2. Corrections and Additional Taxes

More often, an audit uncovers discrepancies that your additional filings do not entirely justify, meaning that adjustments will be made to your tax return. In most cases, these changes boil down to you having to pay more taxes.

The IRS will guide you through the steps you need to take to remedy the situation and avoid further penalties. If you need to pay off your taxes or back taxes over time, the IRS will sign you up for a payment plan but will charge interest on the tax money you still owe.

3. Penalties

Where serious discrepancies are found during your audit, the IRS can levy penalties over and above the tax money you owe. Typically, these penalties can be:

  • 20% of the portion of the underpayment of tax that happened because of negligence or disregard for tax rules or regulations

  • 40% for “gross misstatements” of taxes due, for instance by understating the value of properties or estate taxes

Keep in mind that you have the right to appeal IRS audit findings and even to take the IRS to court if you feel you have been treated unjustly.

4. Extreme Cases

In some instances, the IRS may decide to pursue further penalties through legal action or even by filing criminal charges. In cases like this, courts may award very large fines, especially in big corporate cases, and may suspend your business license or even order jail time.

Outcomes like this are very rare and are usually the result of a systematic attempt to deceive the IRS to avoid or delay taxation.

Tax Audits: 5 Frequently Asked Questions

We answer a few of the most common questions about tax audits:

How Long Will the Audit Take?

How long it takes to resolve an IRS audit depends on its complexity including the type of audit, how easy it is to find requested documentation, and whether or not you dispute the findings. Simple corrections can be wrapped up in a few months. Big corporate cases drag on for years.

What Is the IRS Audit Statute of Limitations?

The IRS usually takes three years from the date your tax return is filed to carry out any audits and levy any additional assessments. However, there are exceptions to this law including if you have been found to have understated a large amount of income or deliberately failed to file. In these cases, the IRS can extend its reach to six years. For serious fraud, there is no limitation.

Can I Appeal an Audit Decision?

You have the right to appeal an IRS audit’s findings. Appeals must be filed with the office that sent you your audit decision. The office will try to resolve your request through a conference with your auditor’s manager or a mediation hearing. If this fails, they will forward your case to the IRS Office of Appeals.

Should I Have a Tax Professional Represent Me During an Audit?

For more complex or disputed cases, having a tax professional such as a certified public accountant (CPA) or tax attorney can be very helpful. These tax experts provide a more thorough understanding of how tax law applies to your specific case.

What Is the Taxpayer’s Bill of Rights?

The Taxpayer’s Bill of Rights lays out 10 fundamental rights every taxpayer has when dealing with the IRS. These rights help ensure taxpayers receive due process when being audited, including the right to be informed and the right to challenge the IRS's findings.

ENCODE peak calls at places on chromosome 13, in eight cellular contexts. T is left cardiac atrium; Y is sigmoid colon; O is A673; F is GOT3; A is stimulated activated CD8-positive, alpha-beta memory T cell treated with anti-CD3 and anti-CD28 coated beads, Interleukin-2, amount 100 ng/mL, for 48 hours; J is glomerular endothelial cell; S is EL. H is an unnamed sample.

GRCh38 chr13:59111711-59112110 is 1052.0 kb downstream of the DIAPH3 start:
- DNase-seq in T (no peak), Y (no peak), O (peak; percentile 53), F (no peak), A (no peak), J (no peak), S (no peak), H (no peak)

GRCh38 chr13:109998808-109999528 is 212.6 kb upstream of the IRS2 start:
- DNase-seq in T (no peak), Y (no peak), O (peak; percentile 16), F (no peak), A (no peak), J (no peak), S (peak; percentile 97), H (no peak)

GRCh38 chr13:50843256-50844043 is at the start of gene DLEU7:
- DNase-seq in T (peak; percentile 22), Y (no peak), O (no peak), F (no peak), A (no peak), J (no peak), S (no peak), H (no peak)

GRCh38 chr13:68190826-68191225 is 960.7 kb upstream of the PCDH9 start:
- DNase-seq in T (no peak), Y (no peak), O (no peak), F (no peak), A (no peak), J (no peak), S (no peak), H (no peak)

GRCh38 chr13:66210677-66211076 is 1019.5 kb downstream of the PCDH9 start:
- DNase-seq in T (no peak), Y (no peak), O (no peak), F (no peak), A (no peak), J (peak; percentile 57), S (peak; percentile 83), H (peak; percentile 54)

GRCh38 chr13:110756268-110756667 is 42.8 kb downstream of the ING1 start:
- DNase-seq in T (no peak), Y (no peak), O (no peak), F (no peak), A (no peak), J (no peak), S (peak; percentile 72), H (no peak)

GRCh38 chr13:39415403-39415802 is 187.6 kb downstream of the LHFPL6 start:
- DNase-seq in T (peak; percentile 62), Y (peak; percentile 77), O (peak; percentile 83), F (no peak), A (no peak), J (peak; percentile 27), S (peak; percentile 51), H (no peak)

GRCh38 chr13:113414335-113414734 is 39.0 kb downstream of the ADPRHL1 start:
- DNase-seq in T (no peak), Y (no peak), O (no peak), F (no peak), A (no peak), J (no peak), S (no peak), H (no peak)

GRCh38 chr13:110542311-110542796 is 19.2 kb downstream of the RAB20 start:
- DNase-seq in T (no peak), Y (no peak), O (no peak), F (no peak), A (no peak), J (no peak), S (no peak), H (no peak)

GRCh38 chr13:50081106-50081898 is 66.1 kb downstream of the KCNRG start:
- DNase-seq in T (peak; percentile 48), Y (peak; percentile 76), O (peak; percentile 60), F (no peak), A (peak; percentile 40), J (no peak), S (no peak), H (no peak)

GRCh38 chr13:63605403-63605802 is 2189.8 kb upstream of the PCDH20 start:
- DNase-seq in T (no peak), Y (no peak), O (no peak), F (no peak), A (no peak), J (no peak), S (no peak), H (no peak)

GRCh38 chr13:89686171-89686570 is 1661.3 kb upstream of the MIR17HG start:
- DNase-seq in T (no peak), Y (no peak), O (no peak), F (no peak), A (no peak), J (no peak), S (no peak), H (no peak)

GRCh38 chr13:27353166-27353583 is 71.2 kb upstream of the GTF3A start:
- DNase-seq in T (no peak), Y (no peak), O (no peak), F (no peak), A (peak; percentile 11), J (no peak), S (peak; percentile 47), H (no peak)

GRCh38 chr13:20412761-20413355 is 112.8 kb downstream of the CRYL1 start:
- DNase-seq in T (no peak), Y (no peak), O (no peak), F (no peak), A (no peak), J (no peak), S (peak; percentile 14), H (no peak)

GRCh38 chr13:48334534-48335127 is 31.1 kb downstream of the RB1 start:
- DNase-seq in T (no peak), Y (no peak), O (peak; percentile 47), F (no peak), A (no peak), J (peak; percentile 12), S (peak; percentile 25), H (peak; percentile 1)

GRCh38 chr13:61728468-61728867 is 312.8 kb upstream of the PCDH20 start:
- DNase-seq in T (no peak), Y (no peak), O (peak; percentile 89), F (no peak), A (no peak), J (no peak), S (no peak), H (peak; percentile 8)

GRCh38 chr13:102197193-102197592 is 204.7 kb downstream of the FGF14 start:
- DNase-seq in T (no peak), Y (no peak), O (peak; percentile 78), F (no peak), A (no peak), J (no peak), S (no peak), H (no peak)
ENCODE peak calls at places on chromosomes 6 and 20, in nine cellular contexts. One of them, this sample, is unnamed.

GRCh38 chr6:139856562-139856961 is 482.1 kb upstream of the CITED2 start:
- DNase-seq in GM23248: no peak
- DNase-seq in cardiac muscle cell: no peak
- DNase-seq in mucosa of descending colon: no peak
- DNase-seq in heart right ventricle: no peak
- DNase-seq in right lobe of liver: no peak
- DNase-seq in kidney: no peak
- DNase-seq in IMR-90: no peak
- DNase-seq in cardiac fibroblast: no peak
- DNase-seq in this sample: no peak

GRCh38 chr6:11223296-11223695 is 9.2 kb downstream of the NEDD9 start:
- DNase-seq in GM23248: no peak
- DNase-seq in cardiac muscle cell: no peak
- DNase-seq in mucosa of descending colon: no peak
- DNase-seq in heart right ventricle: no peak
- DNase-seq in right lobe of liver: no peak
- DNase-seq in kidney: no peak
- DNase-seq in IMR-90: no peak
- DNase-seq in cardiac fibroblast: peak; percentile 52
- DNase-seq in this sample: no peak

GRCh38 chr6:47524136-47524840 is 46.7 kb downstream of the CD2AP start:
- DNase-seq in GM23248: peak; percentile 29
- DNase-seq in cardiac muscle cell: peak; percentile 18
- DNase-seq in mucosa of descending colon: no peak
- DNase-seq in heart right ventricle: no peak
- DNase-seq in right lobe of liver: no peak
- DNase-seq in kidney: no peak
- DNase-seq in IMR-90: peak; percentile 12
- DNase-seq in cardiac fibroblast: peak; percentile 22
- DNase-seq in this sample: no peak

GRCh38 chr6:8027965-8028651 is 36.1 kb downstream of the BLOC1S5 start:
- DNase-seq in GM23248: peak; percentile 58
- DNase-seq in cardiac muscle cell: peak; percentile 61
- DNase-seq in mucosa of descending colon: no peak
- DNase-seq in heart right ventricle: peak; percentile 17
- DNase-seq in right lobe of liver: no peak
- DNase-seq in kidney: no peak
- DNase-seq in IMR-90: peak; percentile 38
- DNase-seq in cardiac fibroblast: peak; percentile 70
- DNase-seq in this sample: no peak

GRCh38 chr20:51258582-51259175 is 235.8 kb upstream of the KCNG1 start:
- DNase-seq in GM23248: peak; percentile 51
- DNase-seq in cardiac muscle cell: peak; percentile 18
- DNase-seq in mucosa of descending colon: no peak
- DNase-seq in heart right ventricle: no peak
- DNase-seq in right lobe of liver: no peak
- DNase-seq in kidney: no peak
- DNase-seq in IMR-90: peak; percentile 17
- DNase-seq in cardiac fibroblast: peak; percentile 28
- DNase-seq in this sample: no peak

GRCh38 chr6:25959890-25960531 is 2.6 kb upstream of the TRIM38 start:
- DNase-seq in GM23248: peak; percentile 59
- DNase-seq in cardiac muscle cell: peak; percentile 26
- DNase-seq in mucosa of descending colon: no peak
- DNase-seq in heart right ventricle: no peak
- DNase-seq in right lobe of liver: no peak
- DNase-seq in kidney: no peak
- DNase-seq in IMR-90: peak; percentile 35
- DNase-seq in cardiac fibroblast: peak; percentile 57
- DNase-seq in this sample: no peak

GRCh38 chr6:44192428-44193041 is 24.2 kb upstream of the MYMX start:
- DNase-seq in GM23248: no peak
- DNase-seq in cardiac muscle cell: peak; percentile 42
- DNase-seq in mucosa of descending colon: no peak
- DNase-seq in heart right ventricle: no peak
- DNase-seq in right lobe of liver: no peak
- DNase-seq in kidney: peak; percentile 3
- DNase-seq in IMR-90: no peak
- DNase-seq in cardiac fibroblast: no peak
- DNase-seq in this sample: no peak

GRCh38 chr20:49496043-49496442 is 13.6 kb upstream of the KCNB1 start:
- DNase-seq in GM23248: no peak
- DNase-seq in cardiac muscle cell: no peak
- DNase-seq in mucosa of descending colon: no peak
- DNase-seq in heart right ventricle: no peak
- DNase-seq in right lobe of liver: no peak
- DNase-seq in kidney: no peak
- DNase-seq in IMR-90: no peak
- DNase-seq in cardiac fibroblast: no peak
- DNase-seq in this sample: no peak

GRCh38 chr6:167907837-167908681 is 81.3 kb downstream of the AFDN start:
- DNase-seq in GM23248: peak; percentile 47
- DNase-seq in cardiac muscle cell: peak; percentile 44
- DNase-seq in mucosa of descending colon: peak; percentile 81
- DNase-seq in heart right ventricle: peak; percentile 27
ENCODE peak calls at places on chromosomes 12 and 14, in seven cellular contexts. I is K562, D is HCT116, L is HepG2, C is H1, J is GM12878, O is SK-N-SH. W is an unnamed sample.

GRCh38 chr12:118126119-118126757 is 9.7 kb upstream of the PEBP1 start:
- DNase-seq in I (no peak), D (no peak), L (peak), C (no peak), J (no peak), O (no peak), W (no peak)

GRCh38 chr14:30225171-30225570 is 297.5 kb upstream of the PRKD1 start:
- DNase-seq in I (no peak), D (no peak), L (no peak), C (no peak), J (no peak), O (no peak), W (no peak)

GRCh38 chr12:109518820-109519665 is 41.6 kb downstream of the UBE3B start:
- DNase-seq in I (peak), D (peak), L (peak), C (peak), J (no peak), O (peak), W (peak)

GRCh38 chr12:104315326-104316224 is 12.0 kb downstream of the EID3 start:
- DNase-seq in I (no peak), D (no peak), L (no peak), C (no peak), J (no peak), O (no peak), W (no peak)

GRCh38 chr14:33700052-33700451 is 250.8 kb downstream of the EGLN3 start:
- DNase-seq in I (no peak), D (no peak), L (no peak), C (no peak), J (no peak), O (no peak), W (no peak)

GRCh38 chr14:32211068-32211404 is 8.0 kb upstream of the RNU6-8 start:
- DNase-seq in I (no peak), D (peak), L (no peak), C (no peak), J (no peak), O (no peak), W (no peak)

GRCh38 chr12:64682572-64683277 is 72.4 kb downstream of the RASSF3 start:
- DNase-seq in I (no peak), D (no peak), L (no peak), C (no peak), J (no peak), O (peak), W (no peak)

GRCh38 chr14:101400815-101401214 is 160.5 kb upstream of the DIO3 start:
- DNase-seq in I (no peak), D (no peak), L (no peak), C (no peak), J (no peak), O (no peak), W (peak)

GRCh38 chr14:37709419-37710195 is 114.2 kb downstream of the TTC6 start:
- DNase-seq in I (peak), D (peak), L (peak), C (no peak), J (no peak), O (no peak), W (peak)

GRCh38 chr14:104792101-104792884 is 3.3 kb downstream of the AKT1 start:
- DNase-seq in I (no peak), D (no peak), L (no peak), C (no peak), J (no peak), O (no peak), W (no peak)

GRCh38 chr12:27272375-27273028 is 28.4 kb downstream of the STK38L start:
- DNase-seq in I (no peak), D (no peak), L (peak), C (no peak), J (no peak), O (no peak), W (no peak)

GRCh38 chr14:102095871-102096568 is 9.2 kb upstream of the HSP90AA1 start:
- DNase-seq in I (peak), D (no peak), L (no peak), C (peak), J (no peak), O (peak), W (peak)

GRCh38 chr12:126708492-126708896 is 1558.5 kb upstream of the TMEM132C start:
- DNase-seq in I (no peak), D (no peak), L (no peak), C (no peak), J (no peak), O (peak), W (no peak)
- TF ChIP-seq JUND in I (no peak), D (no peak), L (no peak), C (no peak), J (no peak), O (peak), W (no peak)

Listerhill: Tax Compliance Finances You Can Trust

Tax law is very complex and this blog provides only a general overview of the Internal Revenue Services’ audit process. For expert guidance, it’s important to talk to your CPA or a tax lawyer.

The best way to handle an IRS tax audit is to avoid it. You can do this by keeping good records and avoiding hard-to-trace investments or transactions.

Please reach out to a Member Advocate for help with accounts that might help you take advantage of tax savings and protect your personal or business finances from the risk and uncertainty of an IRS tax audit. with solid advice and quality, tax-compliant financial products.

Contact Listerhill Credit Union

default icon for Solution Finder Intro
What can we help you with? *
default icon for Checking For Mature Members
What are you borrowing for?
default icon for Checking For Mature Members
Vehicle Options
default icon for Checking For Mature Members
Home Options
default icon for Carrolls
What are you saving for?
default icon for Carrolls
How old are your kids?
default icon for Cord
Which of these banking options are you interested in?
default icon for Cord
How old are you (or your child)?
default icon for Cord
How old are you?
default icon for Cord
What kind of account are you looking for?
search popup background

What are you looking for?

Common Links

Frequently Asked Questions

  • What are some factors to consider when choosing a rewards credit card?

    Determine whether you prefer cash back, travel points, or other reward types. Then, explore how and when reward points accumulate, if there are spending caps, and how easy it is to redeem your rewards. Financial institutions like credit unions tend to offer great rewards credit cards.

  • How can I compare credit card offers before making a decision?

    Carefully review rewards programs, like cash back or travel miles, when comparing credit cards. Also, consider the rewards rate, interest rates, annual fees, and any additional benefits the card includes.

  • What are the benefits of choosing a credit union's credit card compared to others?

    Our credit cards reward you for making purchases. They feature competitive interest rates and fewer fees than traditional banks. Members benefit from personalized customer service. We work closely with you to understand your financial situation and needs.

  • What if I prefer to make my payments through a pre-authorized automatic payment arrangement (ACH)?

    Please contact TruHome at 844-203-3642 to set up automatic payments or visit here to set them up yourself.

  • What if I prefer to make my payments through the Listerhill Mobile Banking app or Online Banking?

    Unfortunately, when the transfer occurs, mortgages will not be displayed on our app or in online banking, but we are working to bring that functionality ASAP.

    In the meantime, please visit here to view all mortgage information and payment options.